Introduction to Alcohol Treatment
Many psychotherapists experience a tension between their treatment of a patient’s cognitive and emotional problems and the need to deal with that patient’s alcoholism. Psychotherapy is designed to increase an individual’s personal freedom; but alcohol treatment limits a person’s choices. After all, the almost-universal goal of alcohol treatment is abstinence, which surely limits the person’s freedom.
On the other hand, insight-oriented psychotherapy with an active alcoholic is almost surely doomed to failure, because drinking is a substitute for the kind of self exploration that is central to most psychotherapeutic approaches.
This guide is intended to help integrate the treatment of alcohol misuse into the larger context of psychotherapy. Both behavioral control and insight have their place in the treatment of an alcoholic patient, but the overall treatment plan needs careful organization.
The alcohol treatment map consists of several flow charts linked together to chart the flow of treatment from the beginning through to termination. The blocks on the flow charts are associated with sections of text that explain them more fully.
You can start looking at the map by clicking on Map 1A in the navigation bar. If you have a particular patient in mind, think of him/her as you go through the flow chart. Whenever you have a question about one of the boxes on the map, refer to the associated section of text by clicking on it in the narrative associated with the map.
Three examples of the use of the Alcohol Treatment Map are available to show their use in working with patients.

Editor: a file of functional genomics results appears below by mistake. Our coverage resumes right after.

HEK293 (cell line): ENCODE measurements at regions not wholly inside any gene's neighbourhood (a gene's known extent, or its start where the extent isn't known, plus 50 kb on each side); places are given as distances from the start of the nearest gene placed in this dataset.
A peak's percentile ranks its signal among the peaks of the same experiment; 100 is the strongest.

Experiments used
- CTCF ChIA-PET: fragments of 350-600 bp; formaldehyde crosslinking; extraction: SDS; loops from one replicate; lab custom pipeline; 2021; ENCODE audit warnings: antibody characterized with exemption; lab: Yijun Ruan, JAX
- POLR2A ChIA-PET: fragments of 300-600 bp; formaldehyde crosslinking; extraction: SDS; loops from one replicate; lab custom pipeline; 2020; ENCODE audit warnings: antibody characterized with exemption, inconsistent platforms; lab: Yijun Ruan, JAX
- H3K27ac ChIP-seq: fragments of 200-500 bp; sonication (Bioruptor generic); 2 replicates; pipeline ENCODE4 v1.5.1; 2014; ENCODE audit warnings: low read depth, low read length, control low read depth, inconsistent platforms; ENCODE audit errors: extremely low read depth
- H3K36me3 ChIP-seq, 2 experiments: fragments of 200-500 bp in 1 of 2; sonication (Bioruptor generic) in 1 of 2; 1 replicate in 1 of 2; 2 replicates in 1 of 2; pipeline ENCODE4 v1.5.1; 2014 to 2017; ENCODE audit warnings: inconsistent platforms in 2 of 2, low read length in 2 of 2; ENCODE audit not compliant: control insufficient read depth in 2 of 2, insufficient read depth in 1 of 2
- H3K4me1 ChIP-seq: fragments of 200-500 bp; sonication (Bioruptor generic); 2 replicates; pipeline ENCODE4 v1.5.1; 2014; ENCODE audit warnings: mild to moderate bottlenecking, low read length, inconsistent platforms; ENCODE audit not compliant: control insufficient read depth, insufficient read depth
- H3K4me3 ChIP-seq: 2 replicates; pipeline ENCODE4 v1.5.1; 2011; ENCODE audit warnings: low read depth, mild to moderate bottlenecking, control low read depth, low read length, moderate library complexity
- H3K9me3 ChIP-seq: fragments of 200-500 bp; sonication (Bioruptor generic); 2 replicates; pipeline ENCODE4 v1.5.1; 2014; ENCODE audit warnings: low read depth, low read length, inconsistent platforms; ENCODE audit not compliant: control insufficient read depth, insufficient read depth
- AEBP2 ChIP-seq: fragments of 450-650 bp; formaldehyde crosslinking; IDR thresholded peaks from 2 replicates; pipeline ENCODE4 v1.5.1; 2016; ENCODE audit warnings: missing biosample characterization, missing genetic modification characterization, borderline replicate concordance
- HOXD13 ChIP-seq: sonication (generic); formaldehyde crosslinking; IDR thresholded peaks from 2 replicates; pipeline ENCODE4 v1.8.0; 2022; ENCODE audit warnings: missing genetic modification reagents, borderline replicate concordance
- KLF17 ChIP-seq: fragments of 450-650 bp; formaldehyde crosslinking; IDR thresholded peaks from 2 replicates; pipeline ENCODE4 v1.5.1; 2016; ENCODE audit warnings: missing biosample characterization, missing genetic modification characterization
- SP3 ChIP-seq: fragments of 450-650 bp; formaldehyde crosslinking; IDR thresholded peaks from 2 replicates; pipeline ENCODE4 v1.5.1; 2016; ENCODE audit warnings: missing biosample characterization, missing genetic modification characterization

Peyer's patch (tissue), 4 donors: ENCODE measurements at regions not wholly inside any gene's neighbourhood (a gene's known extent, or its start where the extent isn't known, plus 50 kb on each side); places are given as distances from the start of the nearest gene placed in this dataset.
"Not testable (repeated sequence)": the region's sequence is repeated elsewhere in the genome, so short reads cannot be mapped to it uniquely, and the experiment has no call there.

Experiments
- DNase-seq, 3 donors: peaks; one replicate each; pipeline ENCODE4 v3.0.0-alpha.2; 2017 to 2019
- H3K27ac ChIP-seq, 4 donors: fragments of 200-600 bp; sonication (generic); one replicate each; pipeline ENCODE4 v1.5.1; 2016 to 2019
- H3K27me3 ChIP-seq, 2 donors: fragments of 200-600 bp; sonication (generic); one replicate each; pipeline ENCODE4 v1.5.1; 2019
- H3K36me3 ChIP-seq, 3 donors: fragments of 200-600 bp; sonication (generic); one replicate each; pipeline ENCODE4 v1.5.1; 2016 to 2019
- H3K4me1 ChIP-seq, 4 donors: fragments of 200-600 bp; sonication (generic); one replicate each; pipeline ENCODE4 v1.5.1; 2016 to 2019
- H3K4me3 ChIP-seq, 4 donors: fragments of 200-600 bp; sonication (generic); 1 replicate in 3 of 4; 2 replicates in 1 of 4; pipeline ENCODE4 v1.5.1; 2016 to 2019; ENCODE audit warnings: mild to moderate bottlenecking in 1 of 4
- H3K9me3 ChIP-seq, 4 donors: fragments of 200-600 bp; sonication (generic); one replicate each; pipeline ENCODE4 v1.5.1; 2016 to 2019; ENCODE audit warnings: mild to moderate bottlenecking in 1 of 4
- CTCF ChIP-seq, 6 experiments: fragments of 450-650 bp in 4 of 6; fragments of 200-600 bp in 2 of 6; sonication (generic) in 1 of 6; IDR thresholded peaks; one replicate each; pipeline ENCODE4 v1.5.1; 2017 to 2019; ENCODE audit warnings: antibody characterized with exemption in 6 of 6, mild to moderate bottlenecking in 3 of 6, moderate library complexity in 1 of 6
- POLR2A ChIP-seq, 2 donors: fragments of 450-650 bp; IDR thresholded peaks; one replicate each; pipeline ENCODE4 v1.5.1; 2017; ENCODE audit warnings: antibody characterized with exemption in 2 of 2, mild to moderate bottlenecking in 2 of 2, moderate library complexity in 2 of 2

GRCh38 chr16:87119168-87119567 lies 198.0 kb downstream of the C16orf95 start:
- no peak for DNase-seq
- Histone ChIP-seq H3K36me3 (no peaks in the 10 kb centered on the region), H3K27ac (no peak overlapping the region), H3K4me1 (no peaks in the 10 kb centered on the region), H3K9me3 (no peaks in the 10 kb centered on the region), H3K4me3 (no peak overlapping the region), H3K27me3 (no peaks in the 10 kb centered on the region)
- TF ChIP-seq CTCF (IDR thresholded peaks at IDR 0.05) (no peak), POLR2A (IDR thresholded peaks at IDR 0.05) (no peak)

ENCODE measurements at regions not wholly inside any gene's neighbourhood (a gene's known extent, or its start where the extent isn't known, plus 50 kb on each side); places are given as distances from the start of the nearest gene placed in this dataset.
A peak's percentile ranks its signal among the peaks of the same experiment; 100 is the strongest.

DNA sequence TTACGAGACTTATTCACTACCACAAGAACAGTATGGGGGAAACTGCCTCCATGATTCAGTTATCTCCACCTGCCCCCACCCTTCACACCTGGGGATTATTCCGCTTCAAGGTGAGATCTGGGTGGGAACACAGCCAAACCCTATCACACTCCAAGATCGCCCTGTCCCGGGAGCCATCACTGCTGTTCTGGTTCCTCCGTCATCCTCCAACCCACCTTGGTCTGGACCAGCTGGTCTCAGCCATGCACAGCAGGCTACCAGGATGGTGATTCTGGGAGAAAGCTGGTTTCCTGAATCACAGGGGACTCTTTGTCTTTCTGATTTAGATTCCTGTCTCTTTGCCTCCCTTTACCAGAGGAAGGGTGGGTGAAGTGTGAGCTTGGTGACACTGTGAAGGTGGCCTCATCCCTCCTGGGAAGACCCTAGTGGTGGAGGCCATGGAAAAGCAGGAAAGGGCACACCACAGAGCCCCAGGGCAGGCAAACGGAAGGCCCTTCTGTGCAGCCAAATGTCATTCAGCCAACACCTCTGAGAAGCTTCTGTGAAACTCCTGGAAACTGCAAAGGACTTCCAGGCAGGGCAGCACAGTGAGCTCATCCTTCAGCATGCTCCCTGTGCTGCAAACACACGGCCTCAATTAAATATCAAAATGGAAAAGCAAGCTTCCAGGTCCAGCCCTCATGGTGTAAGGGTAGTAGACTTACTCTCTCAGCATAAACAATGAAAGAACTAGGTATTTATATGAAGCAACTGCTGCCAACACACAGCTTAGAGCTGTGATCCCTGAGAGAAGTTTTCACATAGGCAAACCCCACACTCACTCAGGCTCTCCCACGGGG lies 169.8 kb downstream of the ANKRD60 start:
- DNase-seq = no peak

This map was originally written by Thad Harshbarger, Ph.D. in 1992-94, in collaboration with Gerald Bowen, CSW,CASAC and Stan Feinberg, MA, CASAC, and revised extensively from 1994-2000. It is currently under ongoing revision by Thad Harshbarger.
The alcohol map is now available for critical review and suggestions. Please comment on any errors, lapses, or needed additions. Click the “Contribute” button above, to get directions. Once you register, contribution blogs appear at the bottom of each section of text.
Work to Do:
At some point, this map should be integrated into a broader context of substance abuse, a task that we avoided for our initial work because of the additional complexities. For example, should we consider broad groups of drugs and miss details or consider each common drug separately and risk missing some? Suggestions about this problem and others are welcome.
Additional references would also be helpful, especially if they are very specific.